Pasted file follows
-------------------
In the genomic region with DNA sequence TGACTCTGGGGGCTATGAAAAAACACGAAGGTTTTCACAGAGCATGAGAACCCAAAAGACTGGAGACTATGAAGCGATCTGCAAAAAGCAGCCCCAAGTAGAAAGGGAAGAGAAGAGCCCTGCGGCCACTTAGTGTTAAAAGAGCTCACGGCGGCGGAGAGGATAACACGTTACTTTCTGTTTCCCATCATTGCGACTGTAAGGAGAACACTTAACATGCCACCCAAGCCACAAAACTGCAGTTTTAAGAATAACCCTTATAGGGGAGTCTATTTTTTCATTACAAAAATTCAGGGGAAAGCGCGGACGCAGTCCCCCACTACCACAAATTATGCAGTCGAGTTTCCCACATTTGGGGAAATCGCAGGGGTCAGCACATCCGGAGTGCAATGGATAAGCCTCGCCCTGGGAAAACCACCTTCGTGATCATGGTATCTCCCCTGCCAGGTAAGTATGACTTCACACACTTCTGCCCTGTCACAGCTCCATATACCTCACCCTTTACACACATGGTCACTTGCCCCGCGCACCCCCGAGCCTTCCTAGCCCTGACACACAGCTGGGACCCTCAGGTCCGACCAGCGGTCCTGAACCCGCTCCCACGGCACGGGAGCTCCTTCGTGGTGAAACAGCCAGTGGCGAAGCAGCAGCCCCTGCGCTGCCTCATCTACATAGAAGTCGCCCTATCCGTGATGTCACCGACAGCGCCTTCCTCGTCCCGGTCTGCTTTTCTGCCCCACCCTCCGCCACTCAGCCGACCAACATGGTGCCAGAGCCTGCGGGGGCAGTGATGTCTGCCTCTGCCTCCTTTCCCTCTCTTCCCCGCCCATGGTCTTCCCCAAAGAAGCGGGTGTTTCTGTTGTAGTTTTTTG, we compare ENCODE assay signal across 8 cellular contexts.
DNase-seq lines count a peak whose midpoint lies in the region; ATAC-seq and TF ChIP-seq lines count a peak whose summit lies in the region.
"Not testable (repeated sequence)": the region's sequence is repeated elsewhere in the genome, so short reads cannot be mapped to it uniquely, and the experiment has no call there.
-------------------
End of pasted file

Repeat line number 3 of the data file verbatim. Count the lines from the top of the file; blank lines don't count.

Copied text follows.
"Not testable (repeated sequence)": the region's sequence is repeated elsewhere in the genome, so short reads cannot be mapped to it uniquely, and the experiment has no call there.